One doesn’t simply strive to “imagine” as if you were reading a book or hearing a story for your own entertainment, but to take that experience of the Holy Spirit working through the human capacity to imagine and use it as a way to see how Christ would act in a situation and follow the model of the Lord in one’s own life. In a sense, like Bonaventure before Ignatius on imagination in prayer, Ignatius anticipates the popular phrase “what would Jesus do?” that comes some three-hundred years later as it first appeared in Charles Sheldon’s 1897 book In His Steps.

There is so much more wisdom that Ignatius leaves us today. For more, I recommend three excellent and relatively recent books that you should check out.

The first is the newest, Mark Mossa, SJ’s Saint Ignatius Loyola: The Spiritual Writings – Selections Annotated & Explained (SkyLight Paths Publishing, 2012). This is a handy little collection of Ignatius’s writings and some wonderfully insightful notes and comments by Mark along the way.

The next is Kevin O’Brien, SJ’s The Ignatian Adventure: Experiencing the Spiritual Exercises of St. Ignatius in Daily Life (Loyola Press, 2011). This is a heftier book, one designed especially for college-age people who are looking for a meaningful and accessible way to study and embrace the Exercises in everyday life. Kevin is the director of campus ministry at Georgetown University, so his writing style is informed by that experience.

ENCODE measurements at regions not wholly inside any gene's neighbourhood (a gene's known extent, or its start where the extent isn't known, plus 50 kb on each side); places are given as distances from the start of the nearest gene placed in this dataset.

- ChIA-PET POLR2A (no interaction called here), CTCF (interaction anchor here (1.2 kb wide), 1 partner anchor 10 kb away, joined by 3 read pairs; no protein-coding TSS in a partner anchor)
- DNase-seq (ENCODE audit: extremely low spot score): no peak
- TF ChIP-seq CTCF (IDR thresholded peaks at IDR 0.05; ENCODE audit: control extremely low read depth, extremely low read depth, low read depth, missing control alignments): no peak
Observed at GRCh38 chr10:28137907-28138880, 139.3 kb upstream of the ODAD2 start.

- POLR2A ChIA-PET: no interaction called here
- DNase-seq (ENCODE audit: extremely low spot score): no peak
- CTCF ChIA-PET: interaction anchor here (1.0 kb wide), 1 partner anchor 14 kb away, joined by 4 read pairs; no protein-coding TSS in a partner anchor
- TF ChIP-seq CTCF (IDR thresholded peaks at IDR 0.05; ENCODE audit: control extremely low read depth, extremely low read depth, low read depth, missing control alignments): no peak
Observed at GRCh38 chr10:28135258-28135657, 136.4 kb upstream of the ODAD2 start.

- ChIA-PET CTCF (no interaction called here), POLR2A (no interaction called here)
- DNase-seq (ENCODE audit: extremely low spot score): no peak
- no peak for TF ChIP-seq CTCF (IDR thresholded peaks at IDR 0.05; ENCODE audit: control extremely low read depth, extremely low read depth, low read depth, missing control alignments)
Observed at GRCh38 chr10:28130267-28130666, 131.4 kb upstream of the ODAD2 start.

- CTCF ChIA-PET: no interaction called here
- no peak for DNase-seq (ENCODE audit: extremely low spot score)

Finally, last but not least, the best-selling The Jesuit Guide to (Almost) Everything: A Spirituality for Real Life (HarperOne, 2010), by James Martin, SJ. This is perhaps the most popular book on Ignatian spirituality currently on the shelves (perhaps even more than the Exercises themselves!). Jim, in his usually humorous and accessible way, delivers a very approachable guide to seeing how the wisdom and writings of Ignatius and the Ignatian tradition can speak to the everyday experience of Catholics, Christians and even non-Christians.

To all my Jesuit friends, colleagues, and acquaintances — Happy Feast Day!
And St. Ignatius Loyola, Pray for Us.

Photo: Stock


  1. To understand Ignatius for today, I would add a not so recent book by the late Dean Brackley, S.J., The Call to Discernment in Troubled Times: New Perspectives on the Transformative Wisdom of Ignatius of Loyola.

  2. If we work sincerely at seeing God in all things and regularly ask ourselves “what would Jesus do?” (as described in this posting), additional reading will become unnecessary. 😉 May His grace lead us to that.

  3. So a little sucking up in anticipation of Boston? 🙂
    Know what Jesuits call hiring a Franciscan to teach theology at BC? –Affirmative Action
    Know what Franciscans call a Franciscan teaching theology at a Jesuit University?
    Guess who told this joke…. 🙂
    He is a beloved friar — be nice to him — or some old lady will come up and whip you with a wet noodle!